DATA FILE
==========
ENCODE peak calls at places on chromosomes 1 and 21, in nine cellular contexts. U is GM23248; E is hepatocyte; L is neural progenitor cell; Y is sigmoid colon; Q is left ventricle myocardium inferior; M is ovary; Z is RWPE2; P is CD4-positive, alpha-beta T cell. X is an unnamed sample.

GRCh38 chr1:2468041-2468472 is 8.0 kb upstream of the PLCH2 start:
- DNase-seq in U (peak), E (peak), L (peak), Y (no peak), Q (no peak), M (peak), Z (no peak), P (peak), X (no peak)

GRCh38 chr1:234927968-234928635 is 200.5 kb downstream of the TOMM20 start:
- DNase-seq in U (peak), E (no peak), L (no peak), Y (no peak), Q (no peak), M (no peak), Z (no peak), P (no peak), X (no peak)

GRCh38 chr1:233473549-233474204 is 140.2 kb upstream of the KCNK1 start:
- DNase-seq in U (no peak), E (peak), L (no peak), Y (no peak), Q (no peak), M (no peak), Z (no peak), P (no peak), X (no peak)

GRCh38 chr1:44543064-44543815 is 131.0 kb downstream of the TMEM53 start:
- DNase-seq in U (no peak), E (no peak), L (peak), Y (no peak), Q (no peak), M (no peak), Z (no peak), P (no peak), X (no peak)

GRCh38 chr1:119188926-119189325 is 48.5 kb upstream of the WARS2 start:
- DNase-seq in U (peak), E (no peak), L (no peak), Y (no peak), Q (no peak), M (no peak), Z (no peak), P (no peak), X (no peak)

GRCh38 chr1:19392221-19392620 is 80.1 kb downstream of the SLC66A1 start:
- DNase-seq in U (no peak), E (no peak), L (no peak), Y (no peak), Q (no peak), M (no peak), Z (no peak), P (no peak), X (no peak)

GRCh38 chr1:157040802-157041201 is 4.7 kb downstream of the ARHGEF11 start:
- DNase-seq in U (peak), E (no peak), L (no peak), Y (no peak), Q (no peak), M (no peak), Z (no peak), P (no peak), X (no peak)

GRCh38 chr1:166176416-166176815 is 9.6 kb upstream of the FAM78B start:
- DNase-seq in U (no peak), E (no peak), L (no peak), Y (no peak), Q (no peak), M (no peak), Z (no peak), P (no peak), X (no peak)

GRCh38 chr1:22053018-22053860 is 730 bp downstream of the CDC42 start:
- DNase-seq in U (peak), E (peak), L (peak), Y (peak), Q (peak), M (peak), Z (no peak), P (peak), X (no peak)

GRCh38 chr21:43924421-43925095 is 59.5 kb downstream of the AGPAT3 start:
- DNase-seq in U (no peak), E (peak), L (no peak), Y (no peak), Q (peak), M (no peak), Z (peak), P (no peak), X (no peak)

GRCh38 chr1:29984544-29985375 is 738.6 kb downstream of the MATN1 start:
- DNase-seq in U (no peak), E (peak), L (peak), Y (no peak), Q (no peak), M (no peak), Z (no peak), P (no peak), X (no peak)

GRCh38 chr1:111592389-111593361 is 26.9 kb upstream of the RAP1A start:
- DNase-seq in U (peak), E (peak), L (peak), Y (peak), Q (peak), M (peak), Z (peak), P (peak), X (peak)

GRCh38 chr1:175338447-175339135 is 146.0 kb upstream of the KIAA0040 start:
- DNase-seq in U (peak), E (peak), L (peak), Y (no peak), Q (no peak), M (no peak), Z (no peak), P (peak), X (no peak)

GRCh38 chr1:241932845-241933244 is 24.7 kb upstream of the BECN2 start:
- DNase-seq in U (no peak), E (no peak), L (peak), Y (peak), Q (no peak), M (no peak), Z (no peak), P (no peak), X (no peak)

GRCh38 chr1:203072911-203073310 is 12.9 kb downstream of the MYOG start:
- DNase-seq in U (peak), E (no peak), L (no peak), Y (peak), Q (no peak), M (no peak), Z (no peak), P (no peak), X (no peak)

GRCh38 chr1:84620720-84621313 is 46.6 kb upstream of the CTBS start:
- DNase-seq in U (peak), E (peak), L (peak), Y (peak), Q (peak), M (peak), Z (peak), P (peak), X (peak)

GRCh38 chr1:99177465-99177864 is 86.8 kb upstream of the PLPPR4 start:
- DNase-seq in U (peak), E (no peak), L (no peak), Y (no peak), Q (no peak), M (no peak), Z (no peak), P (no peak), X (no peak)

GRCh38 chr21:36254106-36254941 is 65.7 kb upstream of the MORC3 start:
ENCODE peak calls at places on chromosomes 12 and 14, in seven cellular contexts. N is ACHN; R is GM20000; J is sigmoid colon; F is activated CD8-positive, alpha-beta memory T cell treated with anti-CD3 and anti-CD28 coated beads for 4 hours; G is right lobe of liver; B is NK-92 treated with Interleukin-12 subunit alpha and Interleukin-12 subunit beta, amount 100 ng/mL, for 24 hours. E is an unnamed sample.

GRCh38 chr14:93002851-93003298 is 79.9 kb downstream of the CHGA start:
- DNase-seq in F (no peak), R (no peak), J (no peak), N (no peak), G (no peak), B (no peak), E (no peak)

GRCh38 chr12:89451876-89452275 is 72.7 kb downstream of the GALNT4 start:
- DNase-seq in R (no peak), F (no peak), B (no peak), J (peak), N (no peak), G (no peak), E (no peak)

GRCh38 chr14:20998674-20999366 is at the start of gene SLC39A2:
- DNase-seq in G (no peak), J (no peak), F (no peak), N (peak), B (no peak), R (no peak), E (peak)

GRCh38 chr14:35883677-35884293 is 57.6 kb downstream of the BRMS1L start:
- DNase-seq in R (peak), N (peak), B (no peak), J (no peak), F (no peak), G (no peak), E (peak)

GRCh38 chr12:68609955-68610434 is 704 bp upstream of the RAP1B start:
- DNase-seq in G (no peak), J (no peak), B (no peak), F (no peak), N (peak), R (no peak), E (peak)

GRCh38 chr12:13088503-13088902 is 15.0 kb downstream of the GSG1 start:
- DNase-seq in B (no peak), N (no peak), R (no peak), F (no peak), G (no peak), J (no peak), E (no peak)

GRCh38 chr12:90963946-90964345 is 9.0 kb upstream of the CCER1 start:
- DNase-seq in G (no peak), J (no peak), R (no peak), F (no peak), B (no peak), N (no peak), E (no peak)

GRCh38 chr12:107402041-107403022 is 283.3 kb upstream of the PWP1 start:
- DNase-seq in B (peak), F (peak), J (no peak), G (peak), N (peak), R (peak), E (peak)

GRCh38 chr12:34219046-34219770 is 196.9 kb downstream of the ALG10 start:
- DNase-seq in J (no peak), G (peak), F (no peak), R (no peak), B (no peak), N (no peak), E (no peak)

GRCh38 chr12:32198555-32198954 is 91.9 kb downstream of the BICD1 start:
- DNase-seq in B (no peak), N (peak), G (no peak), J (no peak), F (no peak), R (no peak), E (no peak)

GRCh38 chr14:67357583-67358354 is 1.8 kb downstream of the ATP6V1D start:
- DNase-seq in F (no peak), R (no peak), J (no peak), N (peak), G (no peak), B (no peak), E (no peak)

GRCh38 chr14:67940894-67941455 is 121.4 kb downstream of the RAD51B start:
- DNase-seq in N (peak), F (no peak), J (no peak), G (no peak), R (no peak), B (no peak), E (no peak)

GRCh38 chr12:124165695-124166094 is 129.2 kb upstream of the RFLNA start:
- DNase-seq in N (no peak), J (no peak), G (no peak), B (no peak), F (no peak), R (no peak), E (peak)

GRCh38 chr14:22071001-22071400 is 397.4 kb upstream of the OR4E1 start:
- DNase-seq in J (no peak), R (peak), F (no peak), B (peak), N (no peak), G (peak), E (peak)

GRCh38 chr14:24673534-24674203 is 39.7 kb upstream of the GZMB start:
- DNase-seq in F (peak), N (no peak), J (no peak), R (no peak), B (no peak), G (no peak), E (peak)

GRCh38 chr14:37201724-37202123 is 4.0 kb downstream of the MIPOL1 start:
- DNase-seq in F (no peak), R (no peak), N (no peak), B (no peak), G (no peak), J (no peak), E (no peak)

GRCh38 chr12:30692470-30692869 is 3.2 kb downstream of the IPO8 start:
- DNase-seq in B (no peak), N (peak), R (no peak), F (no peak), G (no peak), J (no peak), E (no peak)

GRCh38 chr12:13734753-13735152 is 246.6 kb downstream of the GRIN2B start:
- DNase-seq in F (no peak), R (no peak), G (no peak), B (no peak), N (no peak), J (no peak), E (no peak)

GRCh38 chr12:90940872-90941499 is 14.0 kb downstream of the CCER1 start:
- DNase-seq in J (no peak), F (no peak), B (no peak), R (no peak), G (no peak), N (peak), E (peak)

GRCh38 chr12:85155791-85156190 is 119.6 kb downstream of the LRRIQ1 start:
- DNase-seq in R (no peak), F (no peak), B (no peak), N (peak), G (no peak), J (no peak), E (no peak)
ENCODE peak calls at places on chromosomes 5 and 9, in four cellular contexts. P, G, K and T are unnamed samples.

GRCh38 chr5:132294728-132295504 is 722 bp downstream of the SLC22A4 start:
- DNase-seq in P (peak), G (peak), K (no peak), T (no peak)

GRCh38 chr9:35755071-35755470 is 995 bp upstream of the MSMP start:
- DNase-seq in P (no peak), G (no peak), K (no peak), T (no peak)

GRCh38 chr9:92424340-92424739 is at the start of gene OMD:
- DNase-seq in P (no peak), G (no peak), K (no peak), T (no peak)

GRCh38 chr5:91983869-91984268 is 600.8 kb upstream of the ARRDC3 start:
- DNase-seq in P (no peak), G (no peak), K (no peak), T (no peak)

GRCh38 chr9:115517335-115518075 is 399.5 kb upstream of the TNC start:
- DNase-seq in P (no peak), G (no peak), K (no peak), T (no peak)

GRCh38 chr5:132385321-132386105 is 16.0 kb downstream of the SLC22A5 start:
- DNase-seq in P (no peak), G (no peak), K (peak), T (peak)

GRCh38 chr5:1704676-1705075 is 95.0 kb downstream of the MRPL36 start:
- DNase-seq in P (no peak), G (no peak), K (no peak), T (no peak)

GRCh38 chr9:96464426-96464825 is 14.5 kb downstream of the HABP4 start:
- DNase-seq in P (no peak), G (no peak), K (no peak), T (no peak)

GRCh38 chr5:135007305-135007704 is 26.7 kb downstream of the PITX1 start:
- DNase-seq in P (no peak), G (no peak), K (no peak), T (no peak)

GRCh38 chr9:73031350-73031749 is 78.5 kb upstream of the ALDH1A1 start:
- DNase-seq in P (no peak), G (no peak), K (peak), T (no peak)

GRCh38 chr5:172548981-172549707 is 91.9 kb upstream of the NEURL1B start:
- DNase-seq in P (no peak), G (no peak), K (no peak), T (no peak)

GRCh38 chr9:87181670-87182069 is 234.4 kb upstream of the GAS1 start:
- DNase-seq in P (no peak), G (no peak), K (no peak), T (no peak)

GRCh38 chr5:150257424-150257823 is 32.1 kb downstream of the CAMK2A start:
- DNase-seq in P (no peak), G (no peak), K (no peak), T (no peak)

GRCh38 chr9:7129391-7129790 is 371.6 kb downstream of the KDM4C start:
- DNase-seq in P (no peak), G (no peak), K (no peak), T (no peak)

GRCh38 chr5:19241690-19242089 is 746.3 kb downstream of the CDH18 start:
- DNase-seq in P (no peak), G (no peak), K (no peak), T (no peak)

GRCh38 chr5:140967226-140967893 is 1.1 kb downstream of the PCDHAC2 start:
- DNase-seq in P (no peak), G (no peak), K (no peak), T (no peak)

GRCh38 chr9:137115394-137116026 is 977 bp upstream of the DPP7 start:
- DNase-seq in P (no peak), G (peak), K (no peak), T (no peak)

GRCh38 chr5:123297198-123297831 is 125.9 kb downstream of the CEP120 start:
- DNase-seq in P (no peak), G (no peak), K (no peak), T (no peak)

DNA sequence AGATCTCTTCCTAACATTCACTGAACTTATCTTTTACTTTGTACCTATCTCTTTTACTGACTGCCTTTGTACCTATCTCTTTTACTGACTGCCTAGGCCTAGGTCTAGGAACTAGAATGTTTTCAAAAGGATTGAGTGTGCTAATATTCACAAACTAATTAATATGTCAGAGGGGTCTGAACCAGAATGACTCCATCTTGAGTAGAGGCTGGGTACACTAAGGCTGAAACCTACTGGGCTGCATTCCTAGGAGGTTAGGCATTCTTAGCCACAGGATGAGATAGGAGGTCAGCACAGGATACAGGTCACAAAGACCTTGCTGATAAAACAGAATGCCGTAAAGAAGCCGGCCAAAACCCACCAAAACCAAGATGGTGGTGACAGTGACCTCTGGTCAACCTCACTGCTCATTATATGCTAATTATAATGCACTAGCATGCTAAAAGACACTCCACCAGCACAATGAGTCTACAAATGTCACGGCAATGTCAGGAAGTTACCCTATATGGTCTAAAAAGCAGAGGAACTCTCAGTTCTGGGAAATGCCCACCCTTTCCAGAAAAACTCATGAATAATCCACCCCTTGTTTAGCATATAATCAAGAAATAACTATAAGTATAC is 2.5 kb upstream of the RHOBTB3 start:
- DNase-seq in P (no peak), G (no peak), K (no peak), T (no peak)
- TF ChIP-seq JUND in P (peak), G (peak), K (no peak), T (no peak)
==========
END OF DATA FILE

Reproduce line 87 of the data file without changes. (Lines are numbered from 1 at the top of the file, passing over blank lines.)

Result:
GRCh38 chr9:115517335-115518075 is 399.5 kb upstream of the TNC start: